Perhaps the first thing that is important to point out here is that even the name Imposter Syndrome – the term under which the concept has been popularised – can be unhelpful and misleading.  The patterns of thinking and set of feelings and/or behaviours associated with IS are not, in any technical sense, a “syndrome.” They have not been classified as such by any medical or psychological body, nor are they likely to be.  And in fact, when the concept emerged in the work of psychologists Clance and Imes in the late 1970’s, it was referred to as the Imposter Phenomenon.[3] Naming a phenomenon that they observed in a study of successful women, Clance and Imes were alert to the dangers of pathologising language. Pathologising an apparently highly prevalent experience (some suggest over 70% of people experience imposter syndrome!) is unhelpful for anyone, but perhaps particularly so if we tend to associate the ‘condition’ with women.  Slank writes:

“In an interview, Clance reports that from the outset she and Imes were concerned not to have IP be taken as another ‘defect’ in women or a pathologizing of women…  [this] is why they were deliberate in calling this experience a phenomenon rather than a syndrome since the latter can connote defect or disease.”[4]

In addition, thinking of imposter-type thoughts or feelings as a syndrome locates the problem squarely in the individual – there is something wrong with her. But as many before me have pointed out, “by focusing on the individual and their feelings, the structural inequalities and narrow social norms that produced the feelings in the first place [are] obscured. The label [becomes] a version of “blame the victim” talk.”[5]  Speaking specifically about academic life, Inger Mewburn (of The Thesis Whisperer) writes: “by calling this behaviour a ‘syndrome,’ we pathologise a rational reaction to being in a hierarchical, competitive place like a university, surrounded by high achievers.”[6]  As we shall see, the worries expressed by these writers are supported by the reflections of the philosophers we examine below.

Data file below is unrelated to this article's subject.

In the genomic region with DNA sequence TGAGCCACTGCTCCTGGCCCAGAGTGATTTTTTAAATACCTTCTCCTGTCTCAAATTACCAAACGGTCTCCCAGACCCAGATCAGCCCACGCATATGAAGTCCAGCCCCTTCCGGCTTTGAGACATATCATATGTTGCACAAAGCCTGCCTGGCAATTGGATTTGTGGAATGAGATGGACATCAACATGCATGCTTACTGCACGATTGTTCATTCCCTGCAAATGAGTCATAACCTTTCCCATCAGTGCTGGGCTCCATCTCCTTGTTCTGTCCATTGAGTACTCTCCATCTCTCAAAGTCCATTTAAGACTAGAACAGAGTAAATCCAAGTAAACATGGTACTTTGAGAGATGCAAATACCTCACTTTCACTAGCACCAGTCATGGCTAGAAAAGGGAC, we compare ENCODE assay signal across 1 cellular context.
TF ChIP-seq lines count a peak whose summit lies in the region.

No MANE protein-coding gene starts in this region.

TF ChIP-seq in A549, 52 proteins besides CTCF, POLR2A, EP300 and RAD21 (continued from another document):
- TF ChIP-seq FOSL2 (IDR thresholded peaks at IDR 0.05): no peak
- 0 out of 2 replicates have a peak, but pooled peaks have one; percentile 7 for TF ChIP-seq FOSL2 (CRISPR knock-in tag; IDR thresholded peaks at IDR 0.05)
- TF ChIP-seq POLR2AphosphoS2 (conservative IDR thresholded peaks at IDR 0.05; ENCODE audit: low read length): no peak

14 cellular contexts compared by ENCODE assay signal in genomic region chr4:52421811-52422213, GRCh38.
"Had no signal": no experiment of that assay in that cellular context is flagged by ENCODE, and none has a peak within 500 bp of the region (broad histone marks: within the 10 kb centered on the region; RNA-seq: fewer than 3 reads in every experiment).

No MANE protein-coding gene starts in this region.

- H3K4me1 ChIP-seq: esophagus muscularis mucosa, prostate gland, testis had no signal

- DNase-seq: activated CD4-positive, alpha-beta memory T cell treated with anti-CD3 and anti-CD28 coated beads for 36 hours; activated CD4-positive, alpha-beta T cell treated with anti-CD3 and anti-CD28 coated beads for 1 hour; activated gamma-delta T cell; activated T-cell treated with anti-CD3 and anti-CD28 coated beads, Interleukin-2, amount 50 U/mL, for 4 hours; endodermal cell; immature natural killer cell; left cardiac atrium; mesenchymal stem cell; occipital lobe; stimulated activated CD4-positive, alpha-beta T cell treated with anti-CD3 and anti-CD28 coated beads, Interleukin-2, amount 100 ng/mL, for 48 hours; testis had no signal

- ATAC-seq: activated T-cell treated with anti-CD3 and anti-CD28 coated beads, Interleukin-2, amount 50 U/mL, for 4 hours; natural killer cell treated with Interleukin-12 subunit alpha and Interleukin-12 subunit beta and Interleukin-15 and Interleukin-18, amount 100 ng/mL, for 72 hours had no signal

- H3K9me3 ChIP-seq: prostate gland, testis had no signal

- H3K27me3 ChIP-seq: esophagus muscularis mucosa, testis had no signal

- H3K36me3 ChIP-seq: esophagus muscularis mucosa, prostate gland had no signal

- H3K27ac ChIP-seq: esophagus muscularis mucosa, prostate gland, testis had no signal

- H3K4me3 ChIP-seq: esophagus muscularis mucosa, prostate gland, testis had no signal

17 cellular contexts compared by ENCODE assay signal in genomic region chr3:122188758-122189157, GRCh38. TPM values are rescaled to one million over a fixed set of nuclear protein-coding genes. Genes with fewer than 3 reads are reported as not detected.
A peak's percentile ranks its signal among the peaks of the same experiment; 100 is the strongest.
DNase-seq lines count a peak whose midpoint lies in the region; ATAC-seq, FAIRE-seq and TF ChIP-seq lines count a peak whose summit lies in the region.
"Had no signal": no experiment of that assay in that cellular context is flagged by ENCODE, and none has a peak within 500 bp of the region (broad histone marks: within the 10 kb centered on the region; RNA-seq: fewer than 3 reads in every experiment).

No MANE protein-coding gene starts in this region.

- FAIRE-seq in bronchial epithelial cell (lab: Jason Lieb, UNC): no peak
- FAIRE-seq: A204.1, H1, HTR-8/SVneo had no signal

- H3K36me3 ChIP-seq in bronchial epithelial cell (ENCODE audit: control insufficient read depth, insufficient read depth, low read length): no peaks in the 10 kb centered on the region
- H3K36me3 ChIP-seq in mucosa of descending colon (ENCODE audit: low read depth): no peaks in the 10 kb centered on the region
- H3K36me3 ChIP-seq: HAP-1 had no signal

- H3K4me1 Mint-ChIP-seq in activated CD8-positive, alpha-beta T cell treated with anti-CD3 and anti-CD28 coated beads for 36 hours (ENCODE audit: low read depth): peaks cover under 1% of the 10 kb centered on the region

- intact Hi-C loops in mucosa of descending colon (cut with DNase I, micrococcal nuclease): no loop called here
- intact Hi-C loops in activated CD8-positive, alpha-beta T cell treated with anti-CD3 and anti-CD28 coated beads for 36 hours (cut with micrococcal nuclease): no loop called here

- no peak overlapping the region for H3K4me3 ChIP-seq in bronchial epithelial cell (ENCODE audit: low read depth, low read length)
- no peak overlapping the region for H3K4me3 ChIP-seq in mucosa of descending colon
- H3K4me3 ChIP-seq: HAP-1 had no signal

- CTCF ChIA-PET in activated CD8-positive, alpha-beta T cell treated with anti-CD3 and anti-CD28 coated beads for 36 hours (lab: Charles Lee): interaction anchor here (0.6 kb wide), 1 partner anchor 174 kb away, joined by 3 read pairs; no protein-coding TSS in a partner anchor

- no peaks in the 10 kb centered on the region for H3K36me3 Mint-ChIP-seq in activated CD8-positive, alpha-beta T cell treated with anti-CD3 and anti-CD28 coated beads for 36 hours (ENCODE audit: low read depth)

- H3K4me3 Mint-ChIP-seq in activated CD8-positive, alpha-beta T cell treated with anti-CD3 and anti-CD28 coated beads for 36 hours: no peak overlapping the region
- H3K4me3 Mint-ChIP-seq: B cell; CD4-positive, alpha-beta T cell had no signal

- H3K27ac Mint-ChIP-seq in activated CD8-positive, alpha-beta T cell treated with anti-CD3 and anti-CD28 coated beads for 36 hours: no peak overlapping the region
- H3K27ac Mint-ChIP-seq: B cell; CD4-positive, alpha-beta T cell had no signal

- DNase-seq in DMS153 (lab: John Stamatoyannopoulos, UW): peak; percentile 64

Are women more prone to it?

The initial study by Clance and Imes suggested that the Imposter Phenomenon (IP) might be especially prevalent amongst women. They theorised that women were uniquely predisposed “since success for women is contraindicated by societal expectations and their own internalized self-evaluations.”[7] Subsequent studies, however, show mixed results.[8] Some report men experiencing IP at equal rates to women.[9]  But recent work by Lige, Peteet and Brown (2017) suggests that “working in a field which does not match the stereotype for your gender, race, social class, or other identity may be a significant factor.”[10]  This suggests that while there may not be any inherent tendency toward IP in women, if women are more likely than men to work under such conditions (and we have reason to believe they are, as are ethnic minorities), then, they may in fact be more likely to experience IS.  Put another way, so long as academia in general, and fields like philosophy and systematic theology in particular, remain dominated by men (not to mention seen by some as rightfully the preserve of men), then women in those fields will be more likely than men in those fields to experience IS.  As above, this observation alerts us to the external factors at play in IS.